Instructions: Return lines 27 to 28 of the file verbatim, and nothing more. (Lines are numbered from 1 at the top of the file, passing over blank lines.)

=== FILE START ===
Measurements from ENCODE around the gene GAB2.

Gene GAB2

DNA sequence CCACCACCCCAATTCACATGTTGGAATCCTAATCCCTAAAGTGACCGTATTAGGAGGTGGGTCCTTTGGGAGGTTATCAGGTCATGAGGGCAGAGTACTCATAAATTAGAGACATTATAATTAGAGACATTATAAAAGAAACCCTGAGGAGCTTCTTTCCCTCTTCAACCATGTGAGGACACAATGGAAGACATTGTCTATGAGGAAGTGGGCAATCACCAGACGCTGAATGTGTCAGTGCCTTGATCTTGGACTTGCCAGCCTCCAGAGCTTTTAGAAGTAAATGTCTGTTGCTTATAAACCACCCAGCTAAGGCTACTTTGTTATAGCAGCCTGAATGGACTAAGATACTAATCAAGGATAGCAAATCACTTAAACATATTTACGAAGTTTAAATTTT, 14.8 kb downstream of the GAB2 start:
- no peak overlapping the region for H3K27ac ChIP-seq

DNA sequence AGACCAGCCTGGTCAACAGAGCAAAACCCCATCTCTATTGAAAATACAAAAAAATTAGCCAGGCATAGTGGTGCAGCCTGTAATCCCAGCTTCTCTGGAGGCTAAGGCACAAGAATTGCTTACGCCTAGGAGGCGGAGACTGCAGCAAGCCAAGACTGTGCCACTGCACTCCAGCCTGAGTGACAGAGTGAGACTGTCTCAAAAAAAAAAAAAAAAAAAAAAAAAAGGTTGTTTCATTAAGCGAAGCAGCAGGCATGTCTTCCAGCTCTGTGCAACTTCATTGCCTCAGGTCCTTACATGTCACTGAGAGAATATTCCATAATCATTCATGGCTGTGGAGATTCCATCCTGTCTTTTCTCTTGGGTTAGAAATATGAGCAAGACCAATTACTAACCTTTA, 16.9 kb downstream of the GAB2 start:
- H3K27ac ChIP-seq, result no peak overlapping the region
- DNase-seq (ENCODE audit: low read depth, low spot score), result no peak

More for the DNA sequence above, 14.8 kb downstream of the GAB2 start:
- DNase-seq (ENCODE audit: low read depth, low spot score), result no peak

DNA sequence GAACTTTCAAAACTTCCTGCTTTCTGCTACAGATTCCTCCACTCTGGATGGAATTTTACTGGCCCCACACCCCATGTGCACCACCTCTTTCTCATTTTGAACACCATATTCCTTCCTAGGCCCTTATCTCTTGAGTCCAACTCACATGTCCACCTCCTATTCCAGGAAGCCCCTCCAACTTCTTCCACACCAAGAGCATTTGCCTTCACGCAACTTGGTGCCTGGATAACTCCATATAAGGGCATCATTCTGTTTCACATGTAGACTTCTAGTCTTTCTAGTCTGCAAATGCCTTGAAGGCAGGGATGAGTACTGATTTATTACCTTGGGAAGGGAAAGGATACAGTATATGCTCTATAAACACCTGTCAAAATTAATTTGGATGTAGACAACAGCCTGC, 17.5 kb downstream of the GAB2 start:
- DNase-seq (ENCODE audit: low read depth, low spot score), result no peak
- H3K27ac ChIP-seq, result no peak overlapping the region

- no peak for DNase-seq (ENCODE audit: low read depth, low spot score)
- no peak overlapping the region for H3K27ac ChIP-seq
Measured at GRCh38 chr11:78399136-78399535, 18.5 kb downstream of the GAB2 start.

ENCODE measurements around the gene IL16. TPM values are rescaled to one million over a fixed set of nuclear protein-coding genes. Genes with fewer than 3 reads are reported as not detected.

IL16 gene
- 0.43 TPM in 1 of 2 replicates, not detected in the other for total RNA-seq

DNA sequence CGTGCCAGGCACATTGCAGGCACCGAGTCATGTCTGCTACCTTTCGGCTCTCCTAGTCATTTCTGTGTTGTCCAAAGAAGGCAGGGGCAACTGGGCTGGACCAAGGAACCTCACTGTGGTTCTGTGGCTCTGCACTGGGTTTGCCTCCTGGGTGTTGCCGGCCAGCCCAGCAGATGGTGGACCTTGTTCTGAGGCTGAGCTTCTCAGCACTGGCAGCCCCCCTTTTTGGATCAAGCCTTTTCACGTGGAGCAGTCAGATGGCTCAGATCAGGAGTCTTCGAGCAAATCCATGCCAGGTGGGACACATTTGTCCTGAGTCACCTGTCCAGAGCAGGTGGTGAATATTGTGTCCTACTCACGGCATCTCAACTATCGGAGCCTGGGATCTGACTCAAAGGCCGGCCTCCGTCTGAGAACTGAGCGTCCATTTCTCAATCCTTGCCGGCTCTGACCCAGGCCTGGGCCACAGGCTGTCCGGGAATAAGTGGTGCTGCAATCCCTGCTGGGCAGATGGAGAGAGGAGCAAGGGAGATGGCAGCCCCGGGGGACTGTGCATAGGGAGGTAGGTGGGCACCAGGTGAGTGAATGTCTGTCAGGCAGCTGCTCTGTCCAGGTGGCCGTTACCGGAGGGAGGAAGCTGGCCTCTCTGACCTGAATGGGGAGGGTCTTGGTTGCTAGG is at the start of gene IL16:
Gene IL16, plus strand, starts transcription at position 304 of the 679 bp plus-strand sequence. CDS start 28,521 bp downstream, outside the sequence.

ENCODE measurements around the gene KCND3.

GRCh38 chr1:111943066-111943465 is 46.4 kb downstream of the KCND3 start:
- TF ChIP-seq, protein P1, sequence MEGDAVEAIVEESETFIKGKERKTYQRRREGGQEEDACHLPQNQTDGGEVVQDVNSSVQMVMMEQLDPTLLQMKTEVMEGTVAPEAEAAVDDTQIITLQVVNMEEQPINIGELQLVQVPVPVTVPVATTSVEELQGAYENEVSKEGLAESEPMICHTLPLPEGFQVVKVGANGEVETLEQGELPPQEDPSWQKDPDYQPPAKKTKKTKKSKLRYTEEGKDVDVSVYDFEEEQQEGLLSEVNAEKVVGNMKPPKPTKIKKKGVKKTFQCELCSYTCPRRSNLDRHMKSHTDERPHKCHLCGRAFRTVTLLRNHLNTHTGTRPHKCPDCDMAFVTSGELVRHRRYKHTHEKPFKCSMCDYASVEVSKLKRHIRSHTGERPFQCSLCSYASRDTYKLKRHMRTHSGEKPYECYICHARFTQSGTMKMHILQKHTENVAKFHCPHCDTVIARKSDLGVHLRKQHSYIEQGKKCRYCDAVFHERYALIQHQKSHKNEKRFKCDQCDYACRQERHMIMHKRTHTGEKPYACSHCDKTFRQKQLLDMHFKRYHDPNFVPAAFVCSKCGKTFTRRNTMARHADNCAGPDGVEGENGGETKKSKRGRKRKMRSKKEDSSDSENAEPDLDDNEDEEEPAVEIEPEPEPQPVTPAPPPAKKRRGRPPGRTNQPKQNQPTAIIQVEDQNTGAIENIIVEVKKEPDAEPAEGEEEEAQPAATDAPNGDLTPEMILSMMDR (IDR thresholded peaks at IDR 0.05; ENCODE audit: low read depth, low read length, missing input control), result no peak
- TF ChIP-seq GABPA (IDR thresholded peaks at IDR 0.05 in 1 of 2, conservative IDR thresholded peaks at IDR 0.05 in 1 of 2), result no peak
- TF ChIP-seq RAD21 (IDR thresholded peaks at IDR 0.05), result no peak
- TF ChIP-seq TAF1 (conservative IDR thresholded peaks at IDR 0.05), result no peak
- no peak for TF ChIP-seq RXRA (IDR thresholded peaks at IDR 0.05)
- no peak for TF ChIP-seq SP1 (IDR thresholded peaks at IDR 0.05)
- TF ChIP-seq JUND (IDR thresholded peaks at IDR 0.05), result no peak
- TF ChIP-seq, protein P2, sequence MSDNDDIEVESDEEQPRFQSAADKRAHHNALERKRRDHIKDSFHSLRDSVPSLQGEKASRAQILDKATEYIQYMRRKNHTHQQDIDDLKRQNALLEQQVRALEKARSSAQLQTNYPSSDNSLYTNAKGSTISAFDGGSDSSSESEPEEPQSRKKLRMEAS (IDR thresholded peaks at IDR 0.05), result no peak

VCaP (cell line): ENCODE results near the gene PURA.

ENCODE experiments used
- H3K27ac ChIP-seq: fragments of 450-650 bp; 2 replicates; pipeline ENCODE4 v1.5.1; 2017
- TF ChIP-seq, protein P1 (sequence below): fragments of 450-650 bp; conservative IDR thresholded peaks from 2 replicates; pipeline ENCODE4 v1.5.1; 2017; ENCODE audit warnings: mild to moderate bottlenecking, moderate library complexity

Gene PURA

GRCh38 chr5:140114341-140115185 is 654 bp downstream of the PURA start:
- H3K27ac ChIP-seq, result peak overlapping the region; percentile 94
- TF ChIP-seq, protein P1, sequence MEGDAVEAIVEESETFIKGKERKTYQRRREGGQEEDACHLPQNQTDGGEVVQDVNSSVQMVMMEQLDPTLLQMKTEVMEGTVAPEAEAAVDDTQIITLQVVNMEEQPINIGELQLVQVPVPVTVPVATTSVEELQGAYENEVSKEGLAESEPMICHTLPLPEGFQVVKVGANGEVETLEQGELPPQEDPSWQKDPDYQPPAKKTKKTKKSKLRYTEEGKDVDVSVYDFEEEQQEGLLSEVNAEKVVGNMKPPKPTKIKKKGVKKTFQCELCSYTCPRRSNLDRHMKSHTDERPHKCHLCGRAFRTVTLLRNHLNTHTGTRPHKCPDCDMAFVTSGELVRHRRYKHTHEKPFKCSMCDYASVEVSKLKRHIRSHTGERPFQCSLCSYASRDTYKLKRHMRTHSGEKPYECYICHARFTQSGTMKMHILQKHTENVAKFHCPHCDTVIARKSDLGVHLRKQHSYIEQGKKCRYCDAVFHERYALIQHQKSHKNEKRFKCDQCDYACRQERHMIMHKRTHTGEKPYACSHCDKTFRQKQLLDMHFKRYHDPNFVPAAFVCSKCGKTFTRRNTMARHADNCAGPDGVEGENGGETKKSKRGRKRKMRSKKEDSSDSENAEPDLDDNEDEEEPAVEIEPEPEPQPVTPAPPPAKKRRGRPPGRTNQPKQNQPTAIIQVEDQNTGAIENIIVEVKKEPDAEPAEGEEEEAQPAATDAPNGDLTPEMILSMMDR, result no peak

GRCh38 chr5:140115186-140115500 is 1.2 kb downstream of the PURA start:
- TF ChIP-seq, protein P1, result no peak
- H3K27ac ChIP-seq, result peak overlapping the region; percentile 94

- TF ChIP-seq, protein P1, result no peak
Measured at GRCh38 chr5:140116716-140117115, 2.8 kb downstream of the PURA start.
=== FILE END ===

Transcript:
- no peak for TF ChIP-seq RXRA (IDR thresholded peaks at IDR 0.05)
- no peak for TF ChIP-seq SP1 (IDR thresholded peaks at IDR 0.05)